While you are on the subject, you can also read Tipu Sultan: Noble or Savage? by William Dalrymple. This article may have gone some extra distance to prove that the “Islamic tyrant” image of Tipu was a British propaganda and is almost ready to label him a nationalist. But you can form your own opinion after looking at the facts presented.

Read India must end history wars over… at Daily O and Tipu Sultan: Noble or Savage at Open.

Article of the Week: Be careful, your love of science looks a lot like religion by Jamie Holmes

As one of the articles we have discussed earlier on this blog reveals, ignorance is mostly (confidence-inducing) misinformation and hence misinformation can be safely labelled as dangerous. Misinformation, as wise people declare with a knowing nod, is worse than no information. In a similar vein, a misinformed defender can be worse than an uninformed bystander or even a critic. Science and scientific methods seem to have quite a few such dangerous defenders. The article we have selected for this week should warn you against the beliefs that you may mistakenly think to be pro-scientific, but are really just the opposite, especially when science is fielded against religion and its dogmas.

The article quotes the results of some studies:

When people felt anxious, they esteemed science more highly than calmer subjects did, just as previous experiments have shown to be the case with religious ideals.


Another study led by University of Amsterdam’s Bastiaan Rutjens in 2010 found that uncertain subjects expressed an increased faith in God o​r i​n evolution, provided that evolution was presented as a structured and predictable process.

It seems that we tend to accept science for the same (misguided?) reasons as religion. To feel “a reassuring sense of order”. One way in which this need for predictability and order reflects is by resorting to extremism, where the world is divided into good and evil, black and white, saints and sinners. Some use religion as a vehicle for expressing this extremism, and others can do the same with science too ( “Anything not statistically significant is truly worthless.”). The article reminds us that “psychology, not theology, is at the root of extremism.”

In case you think that while extremism with religion is dangerous, extremism with “science” is harmless or even desirable, take a step back; science is not about absolute beliefs.

If the moral authority of science is rooted anywhere it is in the opposing stance, in its acceptance of fallibility and its welcoming treatment of ambiguity and unknowns. That is where science finds its contrast with scientism and many religious perspectives.

Why does it matter to the general public? Because when our understanding of science and scientific methods does not accommodate uncertainties and fallibility, it bestows a legitimacy on dogma. And dogma is not science’s strong point!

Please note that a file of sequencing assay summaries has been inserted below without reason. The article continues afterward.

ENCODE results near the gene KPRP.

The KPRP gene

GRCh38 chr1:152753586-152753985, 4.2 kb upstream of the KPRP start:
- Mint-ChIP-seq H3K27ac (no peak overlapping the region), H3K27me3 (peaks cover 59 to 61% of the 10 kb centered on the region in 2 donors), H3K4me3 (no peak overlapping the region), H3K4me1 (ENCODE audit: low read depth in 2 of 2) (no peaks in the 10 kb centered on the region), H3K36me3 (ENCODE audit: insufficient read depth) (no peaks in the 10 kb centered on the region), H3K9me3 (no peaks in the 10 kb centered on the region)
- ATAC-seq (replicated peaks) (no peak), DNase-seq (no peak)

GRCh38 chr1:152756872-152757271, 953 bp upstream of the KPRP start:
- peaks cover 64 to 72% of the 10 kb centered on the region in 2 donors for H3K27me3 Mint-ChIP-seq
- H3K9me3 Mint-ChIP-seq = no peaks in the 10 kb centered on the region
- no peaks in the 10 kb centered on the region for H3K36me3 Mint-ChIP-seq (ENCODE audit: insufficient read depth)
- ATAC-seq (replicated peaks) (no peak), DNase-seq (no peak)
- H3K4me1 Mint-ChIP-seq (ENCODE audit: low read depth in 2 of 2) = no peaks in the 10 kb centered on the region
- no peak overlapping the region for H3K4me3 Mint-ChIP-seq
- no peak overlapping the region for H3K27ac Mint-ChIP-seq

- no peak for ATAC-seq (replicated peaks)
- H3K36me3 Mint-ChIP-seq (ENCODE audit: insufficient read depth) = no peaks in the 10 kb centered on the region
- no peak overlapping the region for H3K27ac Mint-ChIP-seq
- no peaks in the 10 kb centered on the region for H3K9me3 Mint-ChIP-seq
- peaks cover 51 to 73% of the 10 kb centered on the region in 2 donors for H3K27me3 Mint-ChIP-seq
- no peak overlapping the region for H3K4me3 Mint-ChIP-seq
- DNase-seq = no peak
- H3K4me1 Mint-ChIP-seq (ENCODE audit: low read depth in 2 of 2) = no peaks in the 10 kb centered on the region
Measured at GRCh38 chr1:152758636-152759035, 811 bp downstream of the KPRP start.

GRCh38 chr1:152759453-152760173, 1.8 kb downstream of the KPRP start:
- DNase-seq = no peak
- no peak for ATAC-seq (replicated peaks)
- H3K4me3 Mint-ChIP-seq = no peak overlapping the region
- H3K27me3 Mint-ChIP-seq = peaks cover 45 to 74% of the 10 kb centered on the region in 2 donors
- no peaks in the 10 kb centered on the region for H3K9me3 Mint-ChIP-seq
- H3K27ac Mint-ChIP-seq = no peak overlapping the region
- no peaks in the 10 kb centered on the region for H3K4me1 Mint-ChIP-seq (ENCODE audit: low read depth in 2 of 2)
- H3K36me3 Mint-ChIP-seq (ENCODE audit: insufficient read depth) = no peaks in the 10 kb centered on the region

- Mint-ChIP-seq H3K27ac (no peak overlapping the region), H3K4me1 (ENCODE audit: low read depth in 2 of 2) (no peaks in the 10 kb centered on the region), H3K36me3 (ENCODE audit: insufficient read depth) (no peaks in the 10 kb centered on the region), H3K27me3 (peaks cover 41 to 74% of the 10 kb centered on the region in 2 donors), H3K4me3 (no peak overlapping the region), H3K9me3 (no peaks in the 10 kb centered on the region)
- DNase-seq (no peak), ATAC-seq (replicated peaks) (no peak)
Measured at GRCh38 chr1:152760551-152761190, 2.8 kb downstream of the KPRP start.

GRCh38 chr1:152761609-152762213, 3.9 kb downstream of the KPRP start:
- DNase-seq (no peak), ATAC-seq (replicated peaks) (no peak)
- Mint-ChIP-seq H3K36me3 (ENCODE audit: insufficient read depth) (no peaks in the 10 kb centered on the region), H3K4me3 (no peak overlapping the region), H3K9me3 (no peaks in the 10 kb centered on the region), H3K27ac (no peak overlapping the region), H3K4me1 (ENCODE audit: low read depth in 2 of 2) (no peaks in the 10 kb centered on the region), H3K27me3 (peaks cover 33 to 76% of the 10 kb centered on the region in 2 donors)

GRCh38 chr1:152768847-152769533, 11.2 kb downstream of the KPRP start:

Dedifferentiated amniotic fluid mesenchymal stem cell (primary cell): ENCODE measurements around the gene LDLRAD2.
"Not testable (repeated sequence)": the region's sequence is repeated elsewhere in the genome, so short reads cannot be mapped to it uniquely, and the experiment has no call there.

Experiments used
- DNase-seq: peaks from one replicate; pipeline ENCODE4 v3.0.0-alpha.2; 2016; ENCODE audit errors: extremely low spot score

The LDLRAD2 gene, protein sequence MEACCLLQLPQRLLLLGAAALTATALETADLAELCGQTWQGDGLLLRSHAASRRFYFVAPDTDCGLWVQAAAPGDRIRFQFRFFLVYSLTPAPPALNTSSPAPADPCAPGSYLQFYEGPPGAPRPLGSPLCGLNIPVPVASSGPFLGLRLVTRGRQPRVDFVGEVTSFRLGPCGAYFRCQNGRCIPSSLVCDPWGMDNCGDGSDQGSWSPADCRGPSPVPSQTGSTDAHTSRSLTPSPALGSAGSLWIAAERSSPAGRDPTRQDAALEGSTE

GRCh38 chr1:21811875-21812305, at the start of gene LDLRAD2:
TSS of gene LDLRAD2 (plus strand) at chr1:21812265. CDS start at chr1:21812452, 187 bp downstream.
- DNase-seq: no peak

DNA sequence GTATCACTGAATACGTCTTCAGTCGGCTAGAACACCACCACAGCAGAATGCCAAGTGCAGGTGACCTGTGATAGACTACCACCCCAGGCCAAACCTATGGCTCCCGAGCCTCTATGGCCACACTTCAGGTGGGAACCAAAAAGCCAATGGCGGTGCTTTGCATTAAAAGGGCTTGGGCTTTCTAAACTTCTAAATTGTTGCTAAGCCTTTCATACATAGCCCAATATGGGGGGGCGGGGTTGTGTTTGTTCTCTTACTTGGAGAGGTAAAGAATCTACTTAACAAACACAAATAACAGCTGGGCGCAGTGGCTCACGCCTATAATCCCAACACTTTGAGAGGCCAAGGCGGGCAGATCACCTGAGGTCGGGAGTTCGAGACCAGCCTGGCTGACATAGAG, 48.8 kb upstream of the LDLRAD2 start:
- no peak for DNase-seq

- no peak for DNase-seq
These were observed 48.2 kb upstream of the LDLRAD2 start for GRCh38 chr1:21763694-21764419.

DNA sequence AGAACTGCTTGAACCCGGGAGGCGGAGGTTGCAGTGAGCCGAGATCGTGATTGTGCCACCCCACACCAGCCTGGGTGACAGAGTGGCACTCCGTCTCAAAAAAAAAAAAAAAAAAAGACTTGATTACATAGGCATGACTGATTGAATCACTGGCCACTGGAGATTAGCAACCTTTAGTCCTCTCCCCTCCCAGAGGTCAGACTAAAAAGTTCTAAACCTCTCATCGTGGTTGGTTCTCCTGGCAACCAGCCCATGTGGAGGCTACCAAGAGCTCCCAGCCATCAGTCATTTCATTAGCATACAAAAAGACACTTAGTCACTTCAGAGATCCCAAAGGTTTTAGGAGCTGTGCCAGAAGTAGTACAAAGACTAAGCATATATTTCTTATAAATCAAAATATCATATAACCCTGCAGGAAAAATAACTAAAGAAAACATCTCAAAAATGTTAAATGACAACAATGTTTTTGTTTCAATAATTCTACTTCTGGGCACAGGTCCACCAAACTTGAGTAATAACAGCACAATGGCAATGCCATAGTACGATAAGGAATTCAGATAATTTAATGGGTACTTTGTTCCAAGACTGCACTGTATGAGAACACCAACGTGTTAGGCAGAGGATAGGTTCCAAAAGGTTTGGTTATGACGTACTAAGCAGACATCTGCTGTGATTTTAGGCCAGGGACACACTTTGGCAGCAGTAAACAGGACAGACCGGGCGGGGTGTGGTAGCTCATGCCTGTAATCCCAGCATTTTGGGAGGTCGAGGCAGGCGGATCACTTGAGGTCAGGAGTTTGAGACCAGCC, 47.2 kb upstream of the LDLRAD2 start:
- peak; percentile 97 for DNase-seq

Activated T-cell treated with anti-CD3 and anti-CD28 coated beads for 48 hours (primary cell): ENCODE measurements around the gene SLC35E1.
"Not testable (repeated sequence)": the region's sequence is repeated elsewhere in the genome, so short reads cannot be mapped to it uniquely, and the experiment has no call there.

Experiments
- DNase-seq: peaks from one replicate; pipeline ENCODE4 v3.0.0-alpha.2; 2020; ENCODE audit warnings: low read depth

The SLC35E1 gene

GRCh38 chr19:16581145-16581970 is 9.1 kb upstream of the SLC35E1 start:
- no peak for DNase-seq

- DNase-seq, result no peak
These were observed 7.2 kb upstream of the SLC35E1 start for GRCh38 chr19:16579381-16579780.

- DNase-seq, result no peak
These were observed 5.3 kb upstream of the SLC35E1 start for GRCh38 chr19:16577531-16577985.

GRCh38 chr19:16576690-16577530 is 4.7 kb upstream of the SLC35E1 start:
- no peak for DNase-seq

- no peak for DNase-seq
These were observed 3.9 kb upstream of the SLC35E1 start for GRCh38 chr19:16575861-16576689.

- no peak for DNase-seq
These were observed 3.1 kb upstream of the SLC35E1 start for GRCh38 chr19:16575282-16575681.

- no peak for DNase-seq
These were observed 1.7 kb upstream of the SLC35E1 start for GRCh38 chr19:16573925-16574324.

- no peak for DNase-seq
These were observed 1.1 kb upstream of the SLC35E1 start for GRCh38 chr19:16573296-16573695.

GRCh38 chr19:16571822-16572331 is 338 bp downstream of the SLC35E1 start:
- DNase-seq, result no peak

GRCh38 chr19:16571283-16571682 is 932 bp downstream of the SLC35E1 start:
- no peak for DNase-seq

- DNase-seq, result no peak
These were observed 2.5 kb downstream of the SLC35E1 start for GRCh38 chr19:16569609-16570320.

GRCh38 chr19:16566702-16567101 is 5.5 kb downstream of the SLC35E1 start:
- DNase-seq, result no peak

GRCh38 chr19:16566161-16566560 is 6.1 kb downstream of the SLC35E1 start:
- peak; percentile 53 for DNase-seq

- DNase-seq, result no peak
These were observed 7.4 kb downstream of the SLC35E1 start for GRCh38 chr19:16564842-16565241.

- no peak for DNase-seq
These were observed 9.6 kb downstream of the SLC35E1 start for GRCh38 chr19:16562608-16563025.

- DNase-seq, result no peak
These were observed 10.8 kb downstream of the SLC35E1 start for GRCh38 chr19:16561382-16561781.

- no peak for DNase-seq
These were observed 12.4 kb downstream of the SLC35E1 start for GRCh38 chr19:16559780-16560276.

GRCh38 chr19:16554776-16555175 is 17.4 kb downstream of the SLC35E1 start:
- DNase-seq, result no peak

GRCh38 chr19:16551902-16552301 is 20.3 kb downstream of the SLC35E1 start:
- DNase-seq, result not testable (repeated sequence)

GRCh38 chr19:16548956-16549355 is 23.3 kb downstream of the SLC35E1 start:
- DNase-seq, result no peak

If the public were more comfortable with degrees of scientific uncertainty, for one, then climate change “skeptics”—those merchants of doubt, as Naomi Oreskes and Erik Conway dubbed them—wouldn’t be able to conflate so easily minor uncertainties with substantive disagreement.

Read the complete article at Quartz.

Article of the Week: We Are All Confident Idiots by David Dunning

The article I have selected for this week is by David Dunning, one of the pair after whom the Dunning-Kruger effect is named. For those who have not already searched wikipedia:

The Dunning–Kruger effect is a cognitive bias wherein relatively unskilled individuals suffer from illusory superiority, mistakenly assessing their ability to be much higher than is accurate.

Basically when idiots think they are the bosses!

The article explores similar and related phenomena focusing on ignorance.

What is ignorance? We tend to think of it as unawareness about something (the dictionary also says something like this). But if we do so, we don’t truly comprehend the dangers and impact of ignorance.

An ignorant mind is precisely not a spotless, empty vessel, but one that’s filled with the clutter of irrelevant or misleading life experiences, theories, facts, intuitions, strategies, algorithms, heuristics, metaphors, and hunches that regrettably have the look and feel of useful and accurate knowledge.

This can explain what to me is one of the biggest disappointments of the 20th century. That education doesn’t really work in fighting ignorance. If ignorance were absence of knowledge, education could have imparted knowledge and made people wiser. But since it is not the absence of knowledge  but misguided knowledge, all too often education ends up producing illusory confidence without disabusing people of their wrong ideas. The information that comes through education is bent to fit in with the sacrosanct beliefs people already hold, instead of challenging and changing it.